An Introduction to Tabletop Role-Playing

With the huge success of games like World of Warcraft and EverQuest, many people now think of computer games when they hear the term “role-playing game” (RPG). What some people-especially younger gamers-don’t realize is that RPGs have been around for over 30 years and don’t necessarily require a top-of-the-line console or computer system to play. While the two forms of gaming are similar in many respects, tabletop games allow a much wider range of possibilities than their computerized counterparts.
On the surface, tabletop RPGs look a lot like computer RPGs (CRPGs), and with good reason-many of the most popular computer games are based on Dungeons amp; Dragons, the first and most widely played tabletop RPG. Like computer gamers, tabletop role-players create characters (game alter-egos) who adventure through an imaginary world. One player, the Game Master (GM), is in charge of creating the world, taking on the roles of characters not controlled by players, and resolving actions and events using the game’s rules system. In short, the GM performs all the functions of the software in a CRPG.

While a computer can often handle the basic game rules much faster than a human GM, player actions in CRPGs are limited to those coded into the software. For example, a character may be able to sneak past, attack, or even fast talk a pair of guards, but other options are simply not available. A human GM, on the other hand, can adapt the rules system to handle anything the players can dream up. If a player in a tabletop game wants to try to frighten those guards away by orchestrating a Scooby-Doo-style “haunting,” the human GM merely needs to decide how to apply the game rules to this situation.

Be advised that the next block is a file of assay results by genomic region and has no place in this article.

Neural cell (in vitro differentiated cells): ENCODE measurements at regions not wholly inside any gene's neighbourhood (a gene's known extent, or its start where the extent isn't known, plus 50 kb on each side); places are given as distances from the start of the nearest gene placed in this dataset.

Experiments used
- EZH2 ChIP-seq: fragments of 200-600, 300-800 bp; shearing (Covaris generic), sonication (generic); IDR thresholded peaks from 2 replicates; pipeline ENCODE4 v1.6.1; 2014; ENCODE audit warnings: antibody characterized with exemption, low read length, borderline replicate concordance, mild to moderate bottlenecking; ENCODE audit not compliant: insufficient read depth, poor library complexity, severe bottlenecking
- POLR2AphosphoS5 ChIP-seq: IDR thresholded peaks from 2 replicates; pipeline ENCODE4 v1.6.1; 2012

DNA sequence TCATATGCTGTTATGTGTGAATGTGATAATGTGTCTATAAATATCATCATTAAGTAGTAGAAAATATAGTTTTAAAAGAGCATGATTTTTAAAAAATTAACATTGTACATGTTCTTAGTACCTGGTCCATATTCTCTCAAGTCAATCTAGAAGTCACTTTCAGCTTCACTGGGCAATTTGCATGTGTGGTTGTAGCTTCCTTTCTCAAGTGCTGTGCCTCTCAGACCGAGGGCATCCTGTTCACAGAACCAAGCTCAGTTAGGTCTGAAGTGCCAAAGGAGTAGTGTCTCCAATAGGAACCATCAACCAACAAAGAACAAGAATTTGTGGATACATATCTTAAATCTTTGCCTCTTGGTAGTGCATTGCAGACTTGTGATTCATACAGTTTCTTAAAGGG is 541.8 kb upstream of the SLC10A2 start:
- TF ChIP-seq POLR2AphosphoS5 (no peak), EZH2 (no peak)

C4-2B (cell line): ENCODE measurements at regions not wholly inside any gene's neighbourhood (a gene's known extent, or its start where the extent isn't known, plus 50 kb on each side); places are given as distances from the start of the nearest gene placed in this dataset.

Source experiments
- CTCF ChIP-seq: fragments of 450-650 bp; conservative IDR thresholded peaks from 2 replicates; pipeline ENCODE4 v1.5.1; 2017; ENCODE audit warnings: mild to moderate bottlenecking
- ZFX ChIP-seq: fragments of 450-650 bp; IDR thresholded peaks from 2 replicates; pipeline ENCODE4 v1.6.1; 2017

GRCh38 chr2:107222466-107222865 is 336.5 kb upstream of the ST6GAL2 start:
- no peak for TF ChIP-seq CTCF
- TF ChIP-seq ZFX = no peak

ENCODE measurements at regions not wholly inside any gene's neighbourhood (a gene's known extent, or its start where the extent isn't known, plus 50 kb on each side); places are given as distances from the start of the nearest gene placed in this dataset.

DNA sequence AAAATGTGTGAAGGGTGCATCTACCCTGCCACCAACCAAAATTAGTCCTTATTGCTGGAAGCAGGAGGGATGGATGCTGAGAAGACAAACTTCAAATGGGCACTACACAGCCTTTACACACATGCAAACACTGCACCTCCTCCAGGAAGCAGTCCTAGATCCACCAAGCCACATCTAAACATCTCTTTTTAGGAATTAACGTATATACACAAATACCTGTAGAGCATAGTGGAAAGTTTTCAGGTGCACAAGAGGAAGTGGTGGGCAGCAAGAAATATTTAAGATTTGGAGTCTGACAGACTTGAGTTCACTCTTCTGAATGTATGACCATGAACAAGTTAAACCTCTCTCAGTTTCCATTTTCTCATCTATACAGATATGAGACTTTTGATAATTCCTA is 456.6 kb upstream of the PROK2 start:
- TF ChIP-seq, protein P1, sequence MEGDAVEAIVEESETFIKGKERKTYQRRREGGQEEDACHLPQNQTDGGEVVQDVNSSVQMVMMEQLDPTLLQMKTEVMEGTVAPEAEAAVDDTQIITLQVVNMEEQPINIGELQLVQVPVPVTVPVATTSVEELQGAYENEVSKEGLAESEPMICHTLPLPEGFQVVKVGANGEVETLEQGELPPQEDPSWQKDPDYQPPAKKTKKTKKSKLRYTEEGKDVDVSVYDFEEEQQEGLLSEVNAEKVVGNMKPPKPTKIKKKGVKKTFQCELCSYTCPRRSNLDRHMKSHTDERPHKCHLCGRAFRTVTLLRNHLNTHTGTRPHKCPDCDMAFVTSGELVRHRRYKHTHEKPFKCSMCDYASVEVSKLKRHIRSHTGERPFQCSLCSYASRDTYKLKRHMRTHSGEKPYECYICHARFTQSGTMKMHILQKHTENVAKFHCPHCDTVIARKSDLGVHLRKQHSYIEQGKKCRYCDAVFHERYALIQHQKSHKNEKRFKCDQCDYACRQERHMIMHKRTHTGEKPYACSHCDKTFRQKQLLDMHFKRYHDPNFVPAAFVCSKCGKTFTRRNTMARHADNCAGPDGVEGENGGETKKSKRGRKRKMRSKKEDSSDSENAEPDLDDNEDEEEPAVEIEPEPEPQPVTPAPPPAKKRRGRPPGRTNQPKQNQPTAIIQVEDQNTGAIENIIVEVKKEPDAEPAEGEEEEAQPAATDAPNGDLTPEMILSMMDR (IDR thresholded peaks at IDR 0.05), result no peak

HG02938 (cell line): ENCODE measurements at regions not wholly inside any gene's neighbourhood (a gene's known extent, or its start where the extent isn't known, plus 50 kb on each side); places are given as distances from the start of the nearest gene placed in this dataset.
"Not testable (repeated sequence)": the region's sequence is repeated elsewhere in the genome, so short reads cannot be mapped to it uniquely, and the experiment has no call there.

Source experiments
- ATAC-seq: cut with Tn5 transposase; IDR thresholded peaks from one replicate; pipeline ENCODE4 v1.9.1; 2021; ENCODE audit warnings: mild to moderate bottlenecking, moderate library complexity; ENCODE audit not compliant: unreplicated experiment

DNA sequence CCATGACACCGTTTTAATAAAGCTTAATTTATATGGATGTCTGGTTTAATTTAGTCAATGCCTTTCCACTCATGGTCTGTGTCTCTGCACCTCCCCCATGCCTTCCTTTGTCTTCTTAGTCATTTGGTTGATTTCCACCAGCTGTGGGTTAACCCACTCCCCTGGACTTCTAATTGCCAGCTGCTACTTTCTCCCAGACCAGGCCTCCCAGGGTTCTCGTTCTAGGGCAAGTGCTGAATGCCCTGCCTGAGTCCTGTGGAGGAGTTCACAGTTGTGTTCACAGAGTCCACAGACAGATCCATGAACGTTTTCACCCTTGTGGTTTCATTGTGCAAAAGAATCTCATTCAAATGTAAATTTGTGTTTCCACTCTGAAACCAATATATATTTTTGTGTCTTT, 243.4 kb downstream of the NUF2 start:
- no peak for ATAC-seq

A human GM can also create and modify the story lines of a game to fit character backgrounds, personalities, and motivations. This type of individual customization provides more opportunities for collaborative storytelling and character development. Even though instant messaging and voice software allows computer gamers to conduct “in character” conversations, such role-playing is somewhat pointless, since the software is unable to react to the information revealed through character interaction. Because the plot remains the same regardless of the characters involved, the players are unlikely to feel that they have a personal stake in the outcome of the story.

In addition to allowing for more player actions and more customized stories, tabletop RPGs allow players more choice in game genre and tone. “Generic” or “adaptable” rules systems, such as GURPS and QAGS, allow players to create characters and stories for any type of game world that they want to explore. Unless they have programming skills and lots of free time, computer gamers are limited to the games available on the market, which tend to be restricted to a few popular genres for marketing reasons.

Ultimately, the superiority of tabletop RPGs lies in their ability to allow the players to engage in collaborative storytelling. CRPGs can mimic the most basic elements of traditional role-playing, but the characters are ultimately just pawns in a story created by the game’s designers. With tabletop games, players can let their imaginations run wild and take an active role in story, which is much more satisfying.